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Encyclopedia > Alexander Suvorov

Alexander Vasilyevich Suvorov (Russian: Алекса́ндр Васи́льевич Суво́ров) (sometimes transliterated as Aleksandr, Aleksander and Suvarov), Count Suvorov of Rymnik, Prince of Italy (граф Рымникский, князь Италийский) (November 24, 1729May 18, 1800), was the fourth and last Russian Generalissimo (not counting Stalin). One of the few great generals in history who never lost a battle, he was famed for his manual The Science of Victory and noted for the saying "Train hard, fight easy;" "A bullet will fool it, a bayonet won't say nyet." Look up Count in Wiktionary, the free dictionary Countess redirects here. ... County Vâlcea Status County capital Mayor Mircia Gutau, Democratic Party, since 2004 Population (2002) 107,656 Geographical coordinates , Web site http://www. ... The term prince (the female form is princess), from the Latin root princeps, when used for a member of the highest aristocracy, has several fundamentally different meanings - one generic, and several types of titles. ... November 24 is the 328th day (329th on leap years) of the year in the Gregorian Calendar. ... Events July 30 - Baltimore, Maryland is founded. ... May 18 is the 138th day of the year in the Gregorian Calendar (139th in leap years). ... 1800 (MDCCC) was an common year starting on Wednesday (see link for calendar). ... A generalissimo is a commissioned officer of the highest rank; the word is often translated as Supreme Commander or Commander in Chief. It is an Italian superlative substantive, which grammatically would actually be disallowed in Italian (superlatives can be made with adjectives only). ... Iosif (usually anglicized as Joseph) Vissarionovich Stalin (Russian: Иосиф Виссарионович Сталин), original name Ioseb Jughashvili (Georgian: იოსებ ჯუღაშვილი; see Other names section) (December 21, 1879[1] – March 5, 1953) was a Bolshevik revolutionary and leader of the Soviet Union. ...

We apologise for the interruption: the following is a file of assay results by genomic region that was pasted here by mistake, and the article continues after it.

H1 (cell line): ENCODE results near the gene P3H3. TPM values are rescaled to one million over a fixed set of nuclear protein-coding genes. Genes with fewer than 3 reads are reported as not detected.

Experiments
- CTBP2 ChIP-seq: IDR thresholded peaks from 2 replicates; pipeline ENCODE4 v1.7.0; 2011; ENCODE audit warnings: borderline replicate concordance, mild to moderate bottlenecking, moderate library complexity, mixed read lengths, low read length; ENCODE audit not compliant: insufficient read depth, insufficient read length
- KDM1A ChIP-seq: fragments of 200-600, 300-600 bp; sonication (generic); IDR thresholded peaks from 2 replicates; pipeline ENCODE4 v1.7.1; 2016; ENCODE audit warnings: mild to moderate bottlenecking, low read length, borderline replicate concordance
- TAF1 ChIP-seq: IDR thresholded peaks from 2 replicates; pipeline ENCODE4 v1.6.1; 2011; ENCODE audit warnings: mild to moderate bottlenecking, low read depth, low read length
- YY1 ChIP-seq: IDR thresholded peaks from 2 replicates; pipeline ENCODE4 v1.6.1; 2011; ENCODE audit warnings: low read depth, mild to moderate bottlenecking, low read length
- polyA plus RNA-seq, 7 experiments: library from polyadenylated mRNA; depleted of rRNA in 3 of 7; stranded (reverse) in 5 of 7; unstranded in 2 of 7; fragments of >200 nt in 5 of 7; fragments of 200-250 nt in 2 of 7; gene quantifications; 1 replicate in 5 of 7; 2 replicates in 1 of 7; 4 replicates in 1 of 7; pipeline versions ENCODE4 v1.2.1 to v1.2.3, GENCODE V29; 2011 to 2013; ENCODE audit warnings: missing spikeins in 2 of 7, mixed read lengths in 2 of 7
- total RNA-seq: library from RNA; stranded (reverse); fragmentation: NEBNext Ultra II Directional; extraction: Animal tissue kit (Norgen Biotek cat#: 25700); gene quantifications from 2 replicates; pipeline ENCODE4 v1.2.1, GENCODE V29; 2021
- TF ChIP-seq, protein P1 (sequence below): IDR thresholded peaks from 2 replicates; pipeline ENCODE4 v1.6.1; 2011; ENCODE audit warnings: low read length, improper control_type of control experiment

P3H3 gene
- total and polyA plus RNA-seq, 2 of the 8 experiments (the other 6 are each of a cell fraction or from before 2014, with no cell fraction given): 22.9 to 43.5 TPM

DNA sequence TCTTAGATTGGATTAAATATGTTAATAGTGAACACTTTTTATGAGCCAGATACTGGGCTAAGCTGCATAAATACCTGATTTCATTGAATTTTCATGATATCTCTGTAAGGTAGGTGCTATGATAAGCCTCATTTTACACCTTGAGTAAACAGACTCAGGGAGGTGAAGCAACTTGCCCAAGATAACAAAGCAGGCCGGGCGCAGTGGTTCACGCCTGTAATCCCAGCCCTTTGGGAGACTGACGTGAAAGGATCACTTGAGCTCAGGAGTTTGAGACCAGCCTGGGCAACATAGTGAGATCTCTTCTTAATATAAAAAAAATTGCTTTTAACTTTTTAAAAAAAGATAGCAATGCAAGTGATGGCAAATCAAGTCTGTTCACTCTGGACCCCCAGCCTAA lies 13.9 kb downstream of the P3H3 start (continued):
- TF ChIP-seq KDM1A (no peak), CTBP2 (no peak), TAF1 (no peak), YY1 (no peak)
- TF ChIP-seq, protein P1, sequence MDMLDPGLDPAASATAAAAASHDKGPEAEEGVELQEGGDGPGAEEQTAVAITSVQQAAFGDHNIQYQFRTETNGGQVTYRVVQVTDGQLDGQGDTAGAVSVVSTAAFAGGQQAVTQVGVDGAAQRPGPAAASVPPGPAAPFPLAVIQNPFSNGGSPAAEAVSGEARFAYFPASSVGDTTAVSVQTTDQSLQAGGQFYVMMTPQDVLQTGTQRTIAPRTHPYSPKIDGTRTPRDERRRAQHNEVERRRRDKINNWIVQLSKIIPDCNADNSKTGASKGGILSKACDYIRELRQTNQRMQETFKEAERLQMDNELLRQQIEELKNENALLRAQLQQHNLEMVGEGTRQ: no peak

Contents


Early life and career